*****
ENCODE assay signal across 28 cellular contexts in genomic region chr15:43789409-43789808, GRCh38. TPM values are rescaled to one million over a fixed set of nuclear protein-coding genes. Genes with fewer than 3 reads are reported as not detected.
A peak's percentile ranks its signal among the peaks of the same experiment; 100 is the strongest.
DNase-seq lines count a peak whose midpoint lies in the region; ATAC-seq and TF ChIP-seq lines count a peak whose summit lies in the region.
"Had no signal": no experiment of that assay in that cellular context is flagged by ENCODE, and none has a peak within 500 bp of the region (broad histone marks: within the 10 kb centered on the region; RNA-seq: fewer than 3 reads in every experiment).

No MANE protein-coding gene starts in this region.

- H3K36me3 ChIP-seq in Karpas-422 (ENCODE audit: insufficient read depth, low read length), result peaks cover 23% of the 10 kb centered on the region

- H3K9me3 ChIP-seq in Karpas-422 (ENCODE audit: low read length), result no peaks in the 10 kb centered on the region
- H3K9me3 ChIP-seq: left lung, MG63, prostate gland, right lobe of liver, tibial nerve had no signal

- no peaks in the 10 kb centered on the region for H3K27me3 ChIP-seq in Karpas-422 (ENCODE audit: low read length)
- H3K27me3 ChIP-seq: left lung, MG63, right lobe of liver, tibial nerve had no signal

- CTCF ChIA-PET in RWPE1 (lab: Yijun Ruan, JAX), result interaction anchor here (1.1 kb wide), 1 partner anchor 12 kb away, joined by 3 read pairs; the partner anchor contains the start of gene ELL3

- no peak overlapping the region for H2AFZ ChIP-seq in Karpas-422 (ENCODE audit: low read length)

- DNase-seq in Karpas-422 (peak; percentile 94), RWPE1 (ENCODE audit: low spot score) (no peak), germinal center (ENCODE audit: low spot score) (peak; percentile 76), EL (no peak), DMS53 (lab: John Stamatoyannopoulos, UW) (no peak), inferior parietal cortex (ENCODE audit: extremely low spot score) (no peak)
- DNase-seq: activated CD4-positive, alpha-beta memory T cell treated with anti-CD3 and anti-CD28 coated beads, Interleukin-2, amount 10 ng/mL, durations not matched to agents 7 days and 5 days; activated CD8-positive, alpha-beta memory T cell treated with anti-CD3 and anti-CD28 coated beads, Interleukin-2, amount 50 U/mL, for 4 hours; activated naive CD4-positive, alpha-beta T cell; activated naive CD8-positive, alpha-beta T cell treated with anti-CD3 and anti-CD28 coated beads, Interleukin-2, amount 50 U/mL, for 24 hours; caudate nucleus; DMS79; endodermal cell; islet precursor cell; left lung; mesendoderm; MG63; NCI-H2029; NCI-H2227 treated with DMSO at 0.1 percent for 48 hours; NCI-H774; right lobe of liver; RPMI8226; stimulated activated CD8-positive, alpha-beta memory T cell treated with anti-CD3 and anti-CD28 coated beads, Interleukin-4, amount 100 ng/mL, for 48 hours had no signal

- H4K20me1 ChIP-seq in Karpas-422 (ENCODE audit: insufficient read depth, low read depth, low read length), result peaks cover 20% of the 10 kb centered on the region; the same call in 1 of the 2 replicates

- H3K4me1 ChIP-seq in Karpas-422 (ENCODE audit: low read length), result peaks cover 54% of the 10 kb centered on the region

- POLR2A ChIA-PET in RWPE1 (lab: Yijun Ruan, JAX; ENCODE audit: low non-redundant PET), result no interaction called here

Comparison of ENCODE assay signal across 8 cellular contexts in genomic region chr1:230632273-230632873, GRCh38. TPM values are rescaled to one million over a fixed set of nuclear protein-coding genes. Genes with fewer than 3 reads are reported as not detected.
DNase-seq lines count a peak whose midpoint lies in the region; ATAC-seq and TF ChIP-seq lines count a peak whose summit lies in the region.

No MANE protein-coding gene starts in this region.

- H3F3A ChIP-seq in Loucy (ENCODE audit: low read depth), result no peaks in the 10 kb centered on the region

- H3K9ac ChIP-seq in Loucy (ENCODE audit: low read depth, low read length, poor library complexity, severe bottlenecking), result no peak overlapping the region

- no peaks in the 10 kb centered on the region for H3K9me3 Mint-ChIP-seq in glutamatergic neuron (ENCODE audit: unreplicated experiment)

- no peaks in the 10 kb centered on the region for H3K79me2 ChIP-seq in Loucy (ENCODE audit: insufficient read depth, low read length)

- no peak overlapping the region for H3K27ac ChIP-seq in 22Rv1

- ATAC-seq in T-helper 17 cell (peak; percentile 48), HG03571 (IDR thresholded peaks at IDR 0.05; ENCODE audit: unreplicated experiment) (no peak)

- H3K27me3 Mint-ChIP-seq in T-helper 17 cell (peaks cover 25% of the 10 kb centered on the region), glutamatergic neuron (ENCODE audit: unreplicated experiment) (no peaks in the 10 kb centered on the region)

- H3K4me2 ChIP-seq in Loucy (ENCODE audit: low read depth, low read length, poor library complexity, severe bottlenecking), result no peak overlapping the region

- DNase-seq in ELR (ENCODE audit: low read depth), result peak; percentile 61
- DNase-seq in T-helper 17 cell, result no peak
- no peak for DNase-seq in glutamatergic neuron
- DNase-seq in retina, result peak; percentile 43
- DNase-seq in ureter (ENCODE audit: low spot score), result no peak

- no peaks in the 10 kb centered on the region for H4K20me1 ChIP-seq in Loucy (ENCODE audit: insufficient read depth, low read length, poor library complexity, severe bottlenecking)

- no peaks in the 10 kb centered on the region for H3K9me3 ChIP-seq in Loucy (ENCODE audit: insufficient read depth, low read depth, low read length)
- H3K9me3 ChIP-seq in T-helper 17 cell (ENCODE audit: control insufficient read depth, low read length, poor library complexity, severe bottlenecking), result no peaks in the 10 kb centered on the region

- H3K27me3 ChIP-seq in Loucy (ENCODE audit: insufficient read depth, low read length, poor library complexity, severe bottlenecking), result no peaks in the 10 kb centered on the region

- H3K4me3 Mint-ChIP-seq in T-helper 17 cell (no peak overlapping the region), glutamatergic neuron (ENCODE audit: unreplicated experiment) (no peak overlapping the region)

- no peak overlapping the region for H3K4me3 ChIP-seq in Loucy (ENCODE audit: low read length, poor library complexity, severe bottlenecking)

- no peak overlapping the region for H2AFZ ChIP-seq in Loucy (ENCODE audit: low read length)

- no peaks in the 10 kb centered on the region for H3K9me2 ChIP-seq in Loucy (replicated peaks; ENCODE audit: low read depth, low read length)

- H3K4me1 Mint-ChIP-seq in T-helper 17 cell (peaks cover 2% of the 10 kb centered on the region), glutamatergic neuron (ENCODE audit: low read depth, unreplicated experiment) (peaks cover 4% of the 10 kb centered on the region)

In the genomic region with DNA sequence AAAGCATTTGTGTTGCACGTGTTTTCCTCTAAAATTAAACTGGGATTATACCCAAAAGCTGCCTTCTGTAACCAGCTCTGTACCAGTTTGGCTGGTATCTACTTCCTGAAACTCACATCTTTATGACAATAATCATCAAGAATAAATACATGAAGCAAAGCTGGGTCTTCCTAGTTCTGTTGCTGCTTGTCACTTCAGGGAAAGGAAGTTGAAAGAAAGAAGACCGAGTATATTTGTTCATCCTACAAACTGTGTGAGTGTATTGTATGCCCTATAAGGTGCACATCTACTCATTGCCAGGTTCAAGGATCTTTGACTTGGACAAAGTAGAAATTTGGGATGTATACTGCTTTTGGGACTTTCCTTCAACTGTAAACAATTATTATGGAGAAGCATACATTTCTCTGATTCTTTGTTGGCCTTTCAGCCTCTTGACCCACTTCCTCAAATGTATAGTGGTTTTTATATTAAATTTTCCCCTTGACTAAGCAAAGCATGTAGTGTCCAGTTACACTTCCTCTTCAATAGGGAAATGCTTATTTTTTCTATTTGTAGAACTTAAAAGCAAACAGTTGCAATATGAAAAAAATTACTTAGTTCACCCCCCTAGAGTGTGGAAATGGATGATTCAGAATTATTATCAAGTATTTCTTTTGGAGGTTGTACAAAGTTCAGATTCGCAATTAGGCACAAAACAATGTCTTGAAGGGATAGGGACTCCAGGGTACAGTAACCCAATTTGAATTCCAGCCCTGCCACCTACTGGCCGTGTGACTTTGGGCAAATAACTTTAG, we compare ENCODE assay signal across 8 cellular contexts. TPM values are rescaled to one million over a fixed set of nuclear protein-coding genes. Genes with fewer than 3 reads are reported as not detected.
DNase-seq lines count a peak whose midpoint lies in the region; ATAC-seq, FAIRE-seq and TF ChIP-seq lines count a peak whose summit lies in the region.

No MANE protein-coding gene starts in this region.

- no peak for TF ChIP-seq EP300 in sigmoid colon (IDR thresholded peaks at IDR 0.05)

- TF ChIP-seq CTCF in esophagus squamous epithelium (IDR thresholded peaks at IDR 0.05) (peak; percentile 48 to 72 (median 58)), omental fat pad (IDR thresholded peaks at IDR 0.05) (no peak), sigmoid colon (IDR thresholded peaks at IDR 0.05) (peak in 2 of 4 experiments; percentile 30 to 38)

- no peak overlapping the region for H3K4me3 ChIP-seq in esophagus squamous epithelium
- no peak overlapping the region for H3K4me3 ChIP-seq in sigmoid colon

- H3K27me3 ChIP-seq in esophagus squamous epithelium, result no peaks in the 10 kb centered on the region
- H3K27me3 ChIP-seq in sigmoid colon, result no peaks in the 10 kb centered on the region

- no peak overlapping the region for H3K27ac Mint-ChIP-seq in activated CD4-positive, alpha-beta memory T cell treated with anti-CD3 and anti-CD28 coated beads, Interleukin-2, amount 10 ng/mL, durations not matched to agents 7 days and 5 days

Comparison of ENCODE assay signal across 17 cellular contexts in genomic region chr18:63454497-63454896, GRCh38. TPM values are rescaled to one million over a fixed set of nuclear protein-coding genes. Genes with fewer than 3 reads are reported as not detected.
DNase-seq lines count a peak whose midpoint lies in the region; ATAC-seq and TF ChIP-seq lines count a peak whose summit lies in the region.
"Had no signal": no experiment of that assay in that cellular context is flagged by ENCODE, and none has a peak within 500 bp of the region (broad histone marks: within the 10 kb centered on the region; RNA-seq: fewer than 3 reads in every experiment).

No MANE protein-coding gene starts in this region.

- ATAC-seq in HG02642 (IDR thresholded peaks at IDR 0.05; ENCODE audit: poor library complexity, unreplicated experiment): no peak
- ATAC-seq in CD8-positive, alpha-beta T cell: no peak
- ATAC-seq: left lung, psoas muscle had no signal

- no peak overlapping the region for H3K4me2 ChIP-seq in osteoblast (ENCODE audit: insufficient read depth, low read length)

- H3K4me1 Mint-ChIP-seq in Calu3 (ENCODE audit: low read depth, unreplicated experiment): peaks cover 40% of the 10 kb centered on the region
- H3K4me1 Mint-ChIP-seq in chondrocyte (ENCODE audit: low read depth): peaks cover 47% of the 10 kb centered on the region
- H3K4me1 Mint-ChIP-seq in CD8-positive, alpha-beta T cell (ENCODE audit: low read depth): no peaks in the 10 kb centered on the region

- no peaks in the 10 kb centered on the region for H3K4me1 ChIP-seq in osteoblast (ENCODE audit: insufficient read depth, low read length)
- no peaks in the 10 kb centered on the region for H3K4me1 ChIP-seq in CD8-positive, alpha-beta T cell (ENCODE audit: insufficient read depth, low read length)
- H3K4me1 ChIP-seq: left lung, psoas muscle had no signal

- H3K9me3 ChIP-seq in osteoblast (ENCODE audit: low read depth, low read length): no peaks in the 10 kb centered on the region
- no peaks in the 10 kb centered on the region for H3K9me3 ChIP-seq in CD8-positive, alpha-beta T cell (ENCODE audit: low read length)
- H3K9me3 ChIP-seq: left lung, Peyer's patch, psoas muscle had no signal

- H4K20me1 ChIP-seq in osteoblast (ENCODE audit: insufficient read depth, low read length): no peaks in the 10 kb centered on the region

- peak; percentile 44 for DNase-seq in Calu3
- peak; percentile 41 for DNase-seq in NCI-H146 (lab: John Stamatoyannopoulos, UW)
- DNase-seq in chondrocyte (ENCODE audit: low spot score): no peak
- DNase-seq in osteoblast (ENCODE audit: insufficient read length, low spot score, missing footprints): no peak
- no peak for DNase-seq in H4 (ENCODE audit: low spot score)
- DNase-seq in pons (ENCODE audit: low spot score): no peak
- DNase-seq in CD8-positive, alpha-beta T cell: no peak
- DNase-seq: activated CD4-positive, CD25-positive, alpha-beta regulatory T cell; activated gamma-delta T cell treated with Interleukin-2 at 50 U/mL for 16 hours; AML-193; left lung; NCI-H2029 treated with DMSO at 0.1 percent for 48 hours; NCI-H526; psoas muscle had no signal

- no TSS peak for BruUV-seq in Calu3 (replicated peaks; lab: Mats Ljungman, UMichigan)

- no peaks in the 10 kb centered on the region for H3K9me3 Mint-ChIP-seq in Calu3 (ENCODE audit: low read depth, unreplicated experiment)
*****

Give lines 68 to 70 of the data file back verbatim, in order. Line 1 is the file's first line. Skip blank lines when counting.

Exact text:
- no peaks in the 10 kb centered on the region for H3K9me3 ChIP-seq in CD8-positive, alpha-beta T cell (ENCODE audit: low read length)
- H3K9me3 ChIP-seq: left lung, Peyer's patch, psoas muscle had no signal

- H4K20me1 ChIP-seq in osteoblast (ENCODE audit: insufficient read depth, low read length): no peaks in the 10 kb centered on the region